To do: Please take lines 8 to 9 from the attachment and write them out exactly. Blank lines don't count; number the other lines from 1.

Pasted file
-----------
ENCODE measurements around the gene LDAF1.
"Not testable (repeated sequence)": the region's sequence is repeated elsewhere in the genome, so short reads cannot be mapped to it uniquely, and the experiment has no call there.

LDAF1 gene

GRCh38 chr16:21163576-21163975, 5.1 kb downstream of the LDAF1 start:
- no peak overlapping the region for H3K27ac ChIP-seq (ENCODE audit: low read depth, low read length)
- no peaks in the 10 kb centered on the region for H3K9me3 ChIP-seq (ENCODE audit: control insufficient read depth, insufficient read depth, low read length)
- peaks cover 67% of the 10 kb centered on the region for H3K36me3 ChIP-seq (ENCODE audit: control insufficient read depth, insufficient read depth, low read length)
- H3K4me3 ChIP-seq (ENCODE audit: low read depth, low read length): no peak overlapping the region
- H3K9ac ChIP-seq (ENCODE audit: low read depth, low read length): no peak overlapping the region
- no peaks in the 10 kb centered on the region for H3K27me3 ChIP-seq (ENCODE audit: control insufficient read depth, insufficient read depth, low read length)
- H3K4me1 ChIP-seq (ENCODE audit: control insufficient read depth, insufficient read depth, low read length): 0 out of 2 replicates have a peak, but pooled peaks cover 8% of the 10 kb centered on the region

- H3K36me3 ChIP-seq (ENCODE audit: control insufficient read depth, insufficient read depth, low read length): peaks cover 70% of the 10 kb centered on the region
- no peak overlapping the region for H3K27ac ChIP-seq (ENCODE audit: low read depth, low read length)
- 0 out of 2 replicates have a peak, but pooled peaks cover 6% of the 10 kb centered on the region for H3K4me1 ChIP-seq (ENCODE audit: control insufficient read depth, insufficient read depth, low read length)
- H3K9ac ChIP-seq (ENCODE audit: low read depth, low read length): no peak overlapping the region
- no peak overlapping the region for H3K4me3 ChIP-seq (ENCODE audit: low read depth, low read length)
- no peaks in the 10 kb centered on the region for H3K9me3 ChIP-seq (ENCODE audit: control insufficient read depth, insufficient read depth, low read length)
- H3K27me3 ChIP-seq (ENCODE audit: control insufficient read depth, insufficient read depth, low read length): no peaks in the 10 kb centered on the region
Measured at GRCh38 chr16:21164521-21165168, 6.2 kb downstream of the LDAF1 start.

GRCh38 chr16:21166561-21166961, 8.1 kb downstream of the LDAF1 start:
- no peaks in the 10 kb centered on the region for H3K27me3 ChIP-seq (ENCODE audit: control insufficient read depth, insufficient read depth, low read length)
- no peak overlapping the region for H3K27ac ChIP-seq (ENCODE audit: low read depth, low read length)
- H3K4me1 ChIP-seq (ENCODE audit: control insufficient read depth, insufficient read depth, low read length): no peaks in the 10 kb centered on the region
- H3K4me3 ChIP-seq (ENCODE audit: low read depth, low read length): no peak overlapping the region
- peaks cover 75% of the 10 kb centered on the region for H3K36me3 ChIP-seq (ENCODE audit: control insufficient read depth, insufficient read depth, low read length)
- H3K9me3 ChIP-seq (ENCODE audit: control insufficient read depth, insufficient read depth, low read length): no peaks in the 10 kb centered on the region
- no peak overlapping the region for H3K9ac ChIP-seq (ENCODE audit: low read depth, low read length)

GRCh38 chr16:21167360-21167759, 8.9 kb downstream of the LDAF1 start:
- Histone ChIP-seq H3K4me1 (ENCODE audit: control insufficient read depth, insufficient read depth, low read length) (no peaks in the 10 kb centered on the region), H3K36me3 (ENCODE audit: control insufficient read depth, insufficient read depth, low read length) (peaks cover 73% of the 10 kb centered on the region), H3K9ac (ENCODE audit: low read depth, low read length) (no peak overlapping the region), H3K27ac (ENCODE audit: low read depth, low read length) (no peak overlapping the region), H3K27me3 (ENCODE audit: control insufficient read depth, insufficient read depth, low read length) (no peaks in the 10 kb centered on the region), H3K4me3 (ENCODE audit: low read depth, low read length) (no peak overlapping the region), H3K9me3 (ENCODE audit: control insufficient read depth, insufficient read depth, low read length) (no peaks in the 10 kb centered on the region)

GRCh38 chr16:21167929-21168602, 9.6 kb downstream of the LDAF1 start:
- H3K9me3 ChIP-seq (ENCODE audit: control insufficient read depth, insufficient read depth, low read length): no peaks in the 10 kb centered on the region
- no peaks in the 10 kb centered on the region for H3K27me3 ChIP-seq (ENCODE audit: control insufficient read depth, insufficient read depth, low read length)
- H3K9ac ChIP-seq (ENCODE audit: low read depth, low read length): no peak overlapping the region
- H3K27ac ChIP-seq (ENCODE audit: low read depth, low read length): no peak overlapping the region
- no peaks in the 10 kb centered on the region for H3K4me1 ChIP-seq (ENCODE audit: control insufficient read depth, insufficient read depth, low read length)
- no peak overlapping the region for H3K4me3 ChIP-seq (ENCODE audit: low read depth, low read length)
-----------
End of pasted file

- H3K4me3 ChIP-seq (ENCODE audit: low read depth, low read length): no peak overlapping the region
- H3K9ac ChIP-seq (ENCODE audit: low read depth, low read length): no peak overlapping the region